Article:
Binary: an introduction

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If I told you I would give you 10 dollars for a Five dollar bill, you probably would be excited. But if you received two dollars, you might be livid. “Where is the ten dollars you promised?” But I said 10 dollars not ten dollars. The 10 is binary. In binary 10 is 2. Are you confused? Don’t worry, it should make sense by the end

“ a binary number is a number expressed in the base-2 numeral system or binary numeral system, which uses only two symbols: typically 0 (zero) and 1 (one).”[1]

The number system we are used to is called decimal. The digits consist of 0,1,2,3,4,5,6,7,8,9 and are part of base ten notation. With binary, or base2 notation, the only digits are 0, and 1. While it may seem counterintuitive, every number that can be made with the decimal system can also be made in binary. Coincidentally this is how computers count and add digits, binary is the “native language” of computers.

What does zero to ten look like in binary?

  • Zero     0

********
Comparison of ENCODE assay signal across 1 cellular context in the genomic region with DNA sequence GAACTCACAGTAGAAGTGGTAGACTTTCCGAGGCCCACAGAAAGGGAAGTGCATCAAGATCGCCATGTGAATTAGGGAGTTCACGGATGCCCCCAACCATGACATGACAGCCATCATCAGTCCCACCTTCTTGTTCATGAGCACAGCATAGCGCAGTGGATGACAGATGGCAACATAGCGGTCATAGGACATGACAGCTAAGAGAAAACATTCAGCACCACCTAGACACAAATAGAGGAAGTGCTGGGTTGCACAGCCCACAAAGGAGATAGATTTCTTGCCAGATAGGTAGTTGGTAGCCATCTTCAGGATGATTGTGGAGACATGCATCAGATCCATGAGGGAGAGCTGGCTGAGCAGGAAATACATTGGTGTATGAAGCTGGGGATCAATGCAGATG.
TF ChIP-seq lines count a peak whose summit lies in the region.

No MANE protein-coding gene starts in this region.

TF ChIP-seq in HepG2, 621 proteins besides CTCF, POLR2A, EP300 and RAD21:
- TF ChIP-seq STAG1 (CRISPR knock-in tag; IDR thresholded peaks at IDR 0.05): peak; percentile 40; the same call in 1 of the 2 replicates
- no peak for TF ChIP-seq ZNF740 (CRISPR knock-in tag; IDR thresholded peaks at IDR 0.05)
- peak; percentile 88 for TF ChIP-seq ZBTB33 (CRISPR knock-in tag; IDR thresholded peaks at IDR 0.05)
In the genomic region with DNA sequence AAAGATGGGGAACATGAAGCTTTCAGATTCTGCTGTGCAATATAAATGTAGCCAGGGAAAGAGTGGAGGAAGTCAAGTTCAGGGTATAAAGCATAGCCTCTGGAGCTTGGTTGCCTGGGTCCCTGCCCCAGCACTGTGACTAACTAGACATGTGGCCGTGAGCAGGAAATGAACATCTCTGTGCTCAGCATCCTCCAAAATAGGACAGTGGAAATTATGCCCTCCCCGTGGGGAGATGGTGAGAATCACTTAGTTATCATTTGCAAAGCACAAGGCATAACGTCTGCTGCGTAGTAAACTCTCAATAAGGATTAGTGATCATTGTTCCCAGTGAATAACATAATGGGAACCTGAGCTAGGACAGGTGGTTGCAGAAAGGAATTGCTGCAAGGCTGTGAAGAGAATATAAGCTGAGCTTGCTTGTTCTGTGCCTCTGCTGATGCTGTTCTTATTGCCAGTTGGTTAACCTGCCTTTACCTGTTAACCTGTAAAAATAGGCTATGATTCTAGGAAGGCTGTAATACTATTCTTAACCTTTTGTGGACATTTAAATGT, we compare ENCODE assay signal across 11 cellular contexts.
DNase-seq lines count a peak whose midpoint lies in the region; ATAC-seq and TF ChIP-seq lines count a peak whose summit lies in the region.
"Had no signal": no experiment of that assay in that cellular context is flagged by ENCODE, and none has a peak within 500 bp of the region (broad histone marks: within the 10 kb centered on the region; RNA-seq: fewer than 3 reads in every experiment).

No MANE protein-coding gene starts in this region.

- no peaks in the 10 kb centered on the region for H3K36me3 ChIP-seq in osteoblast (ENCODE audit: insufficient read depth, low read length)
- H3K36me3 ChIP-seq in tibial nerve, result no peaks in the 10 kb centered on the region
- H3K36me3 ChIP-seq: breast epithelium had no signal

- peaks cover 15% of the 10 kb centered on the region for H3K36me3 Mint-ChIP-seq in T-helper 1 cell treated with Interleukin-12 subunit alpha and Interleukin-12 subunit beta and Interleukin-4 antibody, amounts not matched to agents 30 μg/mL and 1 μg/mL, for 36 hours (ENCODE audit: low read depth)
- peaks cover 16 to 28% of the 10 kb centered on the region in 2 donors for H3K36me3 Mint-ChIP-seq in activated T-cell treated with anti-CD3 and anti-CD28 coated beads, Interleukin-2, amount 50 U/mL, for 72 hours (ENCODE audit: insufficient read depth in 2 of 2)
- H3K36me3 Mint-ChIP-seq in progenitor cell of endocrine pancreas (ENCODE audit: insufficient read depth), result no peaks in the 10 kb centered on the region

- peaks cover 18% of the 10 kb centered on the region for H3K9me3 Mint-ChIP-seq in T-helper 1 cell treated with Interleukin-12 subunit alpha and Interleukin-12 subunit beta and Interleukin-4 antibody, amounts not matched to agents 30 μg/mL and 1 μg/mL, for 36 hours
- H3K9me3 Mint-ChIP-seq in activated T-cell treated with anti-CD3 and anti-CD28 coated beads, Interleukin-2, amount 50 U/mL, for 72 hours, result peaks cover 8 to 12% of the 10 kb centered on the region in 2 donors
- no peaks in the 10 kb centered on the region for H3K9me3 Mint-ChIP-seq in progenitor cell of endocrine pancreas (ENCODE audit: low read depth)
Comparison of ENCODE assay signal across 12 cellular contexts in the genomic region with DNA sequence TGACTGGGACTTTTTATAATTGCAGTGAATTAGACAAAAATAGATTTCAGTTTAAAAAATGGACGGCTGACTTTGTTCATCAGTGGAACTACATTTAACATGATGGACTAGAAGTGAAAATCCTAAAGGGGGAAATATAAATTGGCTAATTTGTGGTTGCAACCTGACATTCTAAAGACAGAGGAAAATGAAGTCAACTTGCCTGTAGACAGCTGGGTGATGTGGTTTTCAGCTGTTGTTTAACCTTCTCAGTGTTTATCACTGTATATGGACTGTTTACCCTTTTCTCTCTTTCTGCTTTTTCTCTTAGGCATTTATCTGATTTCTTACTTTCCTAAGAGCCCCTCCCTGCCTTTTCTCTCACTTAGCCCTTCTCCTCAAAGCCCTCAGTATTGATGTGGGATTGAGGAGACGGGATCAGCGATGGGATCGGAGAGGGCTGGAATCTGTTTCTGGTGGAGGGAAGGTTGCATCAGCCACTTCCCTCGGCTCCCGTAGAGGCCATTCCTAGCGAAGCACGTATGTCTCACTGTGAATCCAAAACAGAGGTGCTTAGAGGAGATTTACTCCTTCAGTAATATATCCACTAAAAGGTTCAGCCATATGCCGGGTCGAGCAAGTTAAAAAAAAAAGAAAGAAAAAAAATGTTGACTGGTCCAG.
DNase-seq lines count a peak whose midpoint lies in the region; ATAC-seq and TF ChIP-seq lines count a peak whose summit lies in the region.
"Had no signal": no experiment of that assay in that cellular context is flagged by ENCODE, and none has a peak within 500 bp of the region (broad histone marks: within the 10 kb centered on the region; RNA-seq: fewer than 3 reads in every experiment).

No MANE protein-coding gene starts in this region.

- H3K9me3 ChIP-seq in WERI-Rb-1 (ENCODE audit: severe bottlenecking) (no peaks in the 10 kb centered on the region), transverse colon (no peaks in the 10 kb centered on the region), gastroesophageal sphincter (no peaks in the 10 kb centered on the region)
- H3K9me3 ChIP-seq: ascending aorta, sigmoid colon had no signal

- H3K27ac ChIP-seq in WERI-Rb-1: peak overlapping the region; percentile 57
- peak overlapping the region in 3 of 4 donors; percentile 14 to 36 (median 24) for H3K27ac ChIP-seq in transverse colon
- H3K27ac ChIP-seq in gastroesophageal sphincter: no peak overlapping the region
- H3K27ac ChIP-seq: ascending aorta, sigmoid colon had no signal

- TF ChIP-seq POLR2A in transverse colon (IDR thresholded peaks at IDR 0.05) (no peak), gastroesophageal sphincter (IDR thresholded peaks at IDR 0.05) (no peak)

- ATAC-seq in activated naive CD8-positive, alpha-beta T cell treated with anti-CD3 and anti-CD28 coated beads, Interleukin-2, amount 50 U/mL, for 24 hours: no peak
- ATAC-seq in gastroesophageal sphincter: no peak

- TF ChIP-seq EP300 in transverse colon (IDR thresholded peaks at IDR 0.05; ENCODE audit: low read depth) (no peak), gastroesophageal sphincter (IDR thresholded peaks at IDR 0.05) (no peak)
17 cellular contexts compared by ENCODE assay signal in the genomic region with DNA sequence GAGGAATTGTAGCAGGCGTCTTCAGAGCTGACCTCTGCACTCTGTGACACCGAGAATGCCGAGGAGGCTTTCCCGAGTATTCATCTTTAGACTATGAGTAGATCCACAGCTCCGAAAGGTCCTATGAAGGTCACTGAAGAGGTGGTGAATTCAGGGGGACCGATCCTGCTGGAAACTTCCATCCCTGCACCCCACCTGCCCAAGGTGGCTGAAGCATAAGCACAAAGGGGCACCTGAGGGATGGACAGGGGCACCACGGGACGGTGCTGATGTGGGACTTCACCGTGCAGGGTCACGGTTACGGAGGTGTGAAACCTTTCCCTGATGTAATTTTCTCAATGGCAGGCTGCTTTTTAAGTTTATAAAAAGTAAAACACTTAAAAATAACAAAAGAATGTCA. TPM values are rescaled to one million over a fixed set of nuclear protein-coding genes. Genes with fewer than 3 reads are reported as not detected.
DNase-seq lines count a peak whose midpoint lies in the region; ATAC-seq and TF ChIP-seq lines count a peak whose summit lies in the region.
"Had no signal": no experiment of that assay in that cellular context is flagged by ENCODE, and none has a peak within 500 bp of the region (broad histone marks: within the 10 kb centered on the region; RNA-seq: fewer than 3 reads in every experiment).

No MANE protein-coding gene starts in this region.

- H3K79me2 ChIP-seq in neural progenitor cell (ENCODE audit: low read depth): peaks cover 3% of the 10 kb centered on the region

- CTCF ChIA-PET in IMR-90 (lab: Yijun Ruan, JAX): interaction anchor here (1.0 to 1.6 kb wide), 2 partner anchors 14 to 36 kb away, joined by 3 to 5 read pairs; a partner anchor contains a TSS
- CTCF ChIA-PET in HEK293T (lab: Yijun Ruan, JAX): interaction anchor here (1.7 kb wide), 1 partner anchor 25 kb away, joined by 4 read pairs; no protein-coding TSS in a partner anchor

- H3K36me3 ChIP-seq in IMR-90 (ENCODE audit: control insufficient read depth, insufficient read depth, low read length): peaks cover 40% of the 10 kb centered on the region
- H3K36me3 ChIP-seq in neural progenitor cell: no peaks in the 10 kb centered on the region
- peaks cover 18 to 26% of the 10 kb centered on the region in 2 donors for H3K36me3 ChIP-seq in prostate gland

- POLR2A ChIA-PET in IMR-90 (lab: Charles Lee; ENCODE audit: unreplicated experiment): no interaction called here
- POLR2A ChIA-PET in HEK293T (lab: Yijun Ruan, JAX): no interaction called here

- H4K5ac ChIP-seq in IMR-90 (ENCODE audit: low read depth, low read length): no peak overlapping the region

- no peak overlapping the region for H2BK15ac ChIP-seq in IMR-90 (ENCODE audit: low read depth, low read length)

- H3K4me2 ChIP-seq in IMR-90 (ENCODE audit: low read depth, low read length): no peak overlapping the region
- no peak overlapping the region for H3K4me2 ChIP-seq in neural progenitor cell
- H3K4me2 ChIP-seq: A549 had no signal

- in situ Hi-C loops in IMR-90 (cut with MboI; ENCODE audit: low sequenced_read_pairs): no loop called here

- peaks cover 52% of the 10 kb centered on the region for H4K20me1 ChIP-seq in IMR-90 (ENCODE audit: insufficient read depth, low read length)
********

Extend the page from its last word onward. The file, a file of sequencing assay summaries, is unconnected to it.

• One     1
  • Two     10
  • Three     11
  • Four    100
  • Five    101
  • Six    110
  • Seven    111
  • Eight    1000
  • Nine    1001
  • Ten    1010

 

Binary addition:

 

Addition in binary is just like decimal addition, adding from right to left, and carrying over carry values.

Lets go through an example: We will add Ten (1010) and eleven (1011)

  • Ten + Eleven = sum
  • Sum is currently 0
  • 1010 + 1011 : sum 0 : carry 0
  • Remember, Start with rightmost digits: Digits we worked on will be replaced with x
  • 1010 + 1011 = 0 + 1 = 1 : sum is 1 : carry is 0
  • 101x + 101x = 1 + 1 = 10: sum is 01 : carry is 1
  • 10xx + 10xx = 0 + 0 + carry(1) : sum is 101 : carry is 0
  • 1xxx + 1xxx = 1 + 1 = 10 : sum is 0101 : carry is 1
  • Sum is 10101
  • 10101 is 21 in decimal, addition complete!

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